Modern life seems to come with this segmentation, where “life” is broken down into categories of obligation, with “work” (i.e. make money) at the top of the list. I get it; I’ve lived in this world my entire life and for years I’ve failed to fit it all in. To make matters even more interesting, you and I dwell in a society where movement isn’t required while occupying a body that certainly requires it. Is it possible to keep both our bodies and our life fit?
I have found great personal success—success being defined as “meeting my societal and physiological obligations”–not by breaking up my obligations and allotting time to these fractured components (i.e. 20 minutes to get food, 45 minutes for some exercise, an hour to spend with my kids, 4 hours to produce some work-thing),
but by figuring out how to organize requirements in a way where the same portion of time fulfills multiple obligations.
I always add work twice because, well, I have a lot of work obligations.
Last week, I had an interview with Prevention magazine, a package and bills that needed to be mailed, and an ongoing physiological requirement to move. I could have sat in a quiet room to take the call, and then driven past the post office on my way to the gym or park, but instead I did all three at once.
I packed up my backpack with the package and headed off toward the post office on foot, starting my phone call with “I’m ready for our interview, and I wanted to let you know that in efforts to reduce my screen time and sit less, I’m taking this call walking—if you hear any ambient noise, it’s because I’m outside walking! Let me know if this is an issue for you.” I also snapped a picture of me doing all three so that I could include it in a post about time management, so really I ended up getting additional work done via modeling the lesson I’m sharing with you today.
Doing my tasks all at once freed up at least an hour in this case which I could then spend doing other stuff I wanted to do, like taking a food-gathering walk with my family, or reading a book, or some other obligation that I’d normally “not have time for.”
Last month a local organic farm requested volunteers to harvest berries one morning. Our entire family went—not because you could come pick an equal amount of berries for free the next week–but because in that two hour span we could serve our community, get TWO HOURS of squatting* and foraging movements (which normally we’d have to do sans any real context), eat berries, be outside, get our feet in the mud, hang out and visit with friends, show our kids how to pick berries (for 6 minutes before watching them meet and play with other kids), and did I mention hang out in a huge field of strawberries at 7 in the morning?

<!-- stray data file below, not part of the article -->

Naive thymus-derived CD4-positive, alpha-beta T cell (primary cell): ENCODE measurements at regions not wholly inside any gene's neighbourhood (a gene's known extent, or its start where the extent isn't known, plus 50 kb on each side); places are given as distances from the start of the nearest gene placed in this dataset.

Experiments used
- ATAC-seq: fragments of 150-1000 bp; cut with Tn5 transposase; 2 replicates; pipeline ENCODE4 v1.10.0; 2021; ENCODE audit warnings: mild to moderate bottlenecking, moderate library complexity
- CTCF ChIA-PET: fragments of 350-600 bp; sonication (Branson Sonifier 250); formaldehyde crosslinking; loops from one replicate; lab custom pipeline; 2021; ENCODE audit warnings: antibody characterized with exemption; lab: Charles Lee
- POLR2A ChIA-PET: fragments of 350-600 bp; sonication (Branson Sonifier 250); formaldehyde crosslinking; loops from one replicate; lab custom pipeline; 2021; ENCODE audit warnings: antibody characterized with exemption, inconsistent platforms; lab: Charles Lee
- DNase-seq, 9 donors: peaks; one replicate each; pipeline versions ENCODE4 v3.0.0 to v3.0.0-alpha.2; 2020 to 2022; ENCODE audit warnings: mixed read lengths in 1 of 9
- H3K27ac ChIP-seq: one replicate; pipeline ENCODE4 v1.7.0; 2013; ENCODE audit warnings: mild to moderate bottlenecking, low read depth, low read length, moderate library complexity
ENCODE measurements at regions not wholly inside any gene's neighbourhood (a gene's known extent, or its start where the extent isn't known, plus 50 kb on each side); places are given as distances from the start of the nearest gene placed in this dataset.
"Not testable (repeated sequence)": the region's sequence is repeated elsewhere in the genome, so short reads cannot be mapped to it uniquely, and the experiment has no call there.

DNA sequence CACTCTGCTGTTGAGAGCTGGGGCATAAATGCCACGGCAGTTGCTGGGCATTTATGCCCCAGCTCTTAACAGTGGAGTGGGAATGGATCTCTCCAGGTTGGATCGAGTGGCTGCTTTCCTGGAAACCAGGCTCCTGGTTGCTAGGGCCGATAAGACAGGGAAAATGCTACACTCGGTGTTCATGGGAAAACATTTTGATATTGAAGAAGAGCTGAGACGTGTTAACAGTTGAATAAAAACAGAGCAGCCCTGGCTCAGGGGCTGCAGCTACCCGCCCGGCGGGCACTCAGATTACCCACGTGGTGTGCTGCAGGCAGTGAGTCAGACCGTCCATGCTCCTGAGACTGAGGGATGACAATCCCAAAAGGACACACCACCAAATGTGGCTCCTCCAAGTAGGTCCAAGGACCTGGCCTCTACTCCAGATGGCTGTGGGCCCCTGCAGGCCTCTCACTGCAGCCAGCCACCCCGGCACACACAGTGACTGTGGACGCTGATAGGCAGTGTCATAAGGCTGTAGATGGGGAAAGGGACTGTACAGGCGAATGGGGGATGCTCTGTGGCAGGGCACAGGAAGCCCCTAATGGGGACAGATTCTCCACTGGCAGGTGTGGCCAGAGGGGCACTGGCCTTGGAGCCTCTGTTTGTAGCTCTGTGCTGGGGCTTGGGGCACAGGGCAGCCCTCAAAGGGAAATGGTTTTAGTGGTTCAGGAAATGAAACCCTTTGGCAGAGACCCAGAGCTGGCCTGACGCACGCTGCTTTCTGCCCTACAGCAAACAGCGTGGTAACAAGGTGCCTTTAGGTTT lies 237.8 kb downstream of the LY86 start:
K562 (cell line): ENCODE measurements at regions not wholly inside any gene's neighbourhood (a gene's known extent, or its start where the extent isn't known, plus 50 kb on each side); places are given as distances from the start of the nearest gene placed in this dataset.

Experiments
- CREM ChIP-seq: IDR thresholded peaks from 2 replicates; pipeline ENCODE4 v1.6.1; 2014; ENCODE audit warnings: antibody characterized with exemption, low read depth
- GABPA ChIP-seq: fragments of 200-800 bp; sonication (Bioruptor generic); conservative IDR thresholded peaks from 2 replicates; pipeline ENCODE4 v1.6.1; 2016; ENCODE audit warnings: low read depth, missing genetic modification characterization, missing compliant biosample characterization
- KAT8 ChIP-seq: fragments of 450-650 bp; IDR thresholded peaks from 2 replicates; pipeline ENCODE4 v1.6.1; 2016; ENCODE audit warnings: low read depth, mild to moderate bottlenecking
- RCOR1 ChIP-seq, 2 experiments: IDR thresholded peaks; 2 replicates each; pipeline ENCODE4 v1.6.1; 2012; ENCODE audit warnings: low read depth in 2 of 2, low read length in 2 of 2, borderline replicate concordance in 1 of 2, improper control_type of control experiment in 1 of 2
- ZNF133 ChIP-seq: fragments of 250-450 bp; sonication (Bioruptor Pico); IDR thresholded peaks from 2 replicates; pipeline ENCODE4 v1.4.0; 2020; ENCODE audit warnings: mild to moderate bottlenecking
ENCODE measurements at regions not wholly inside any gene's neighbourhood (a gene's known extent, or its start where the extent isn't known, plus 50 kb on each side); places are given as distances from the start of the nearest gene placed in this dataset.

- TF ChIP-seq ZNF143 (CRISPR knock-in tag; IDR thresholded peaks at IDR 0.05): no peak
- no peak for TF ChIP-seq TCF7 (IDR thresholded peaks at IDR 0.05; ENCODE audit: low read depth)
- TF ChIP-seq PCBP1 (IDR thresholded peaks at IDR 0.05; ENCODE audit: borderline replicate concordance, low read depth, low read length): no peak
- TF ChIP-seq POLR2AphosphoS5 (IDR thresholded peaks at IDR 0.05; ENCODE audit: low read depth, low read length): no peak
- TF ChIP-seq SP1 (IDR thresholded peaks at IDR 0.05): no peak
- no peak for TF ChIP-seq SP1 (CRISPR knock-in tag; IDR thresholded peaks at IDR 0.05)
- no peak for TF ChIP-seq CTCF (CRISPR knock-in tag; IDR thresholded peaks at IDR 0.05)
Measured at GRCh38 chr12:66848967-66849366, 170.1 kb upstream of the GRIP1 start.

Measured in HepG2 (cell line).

These two hours managed to meet all my obligations, especially since the huzb took some photos so I could add “work” to my list in this case (even if your work is not as directly accomplished through strawberry picking, community events like this are a great way to network, whatever the service that you offer).
So anyhow, this is just a short post to say consider thinking outside the traditional time-management approach. There is success to be found via de-compartmentalizing your life back into a single thread.
*On pages 208-109 of Move Your DNA I talk about “living” in a squat. Where a squat isn’t a motion done in the same posture for a set of 10 or 20, but a very dynamic motion. Gathering berries is an excellent way to sort of crawl along the row in a squat, using your ankles, knees, and hips in ways that almost never occur in a modern setting.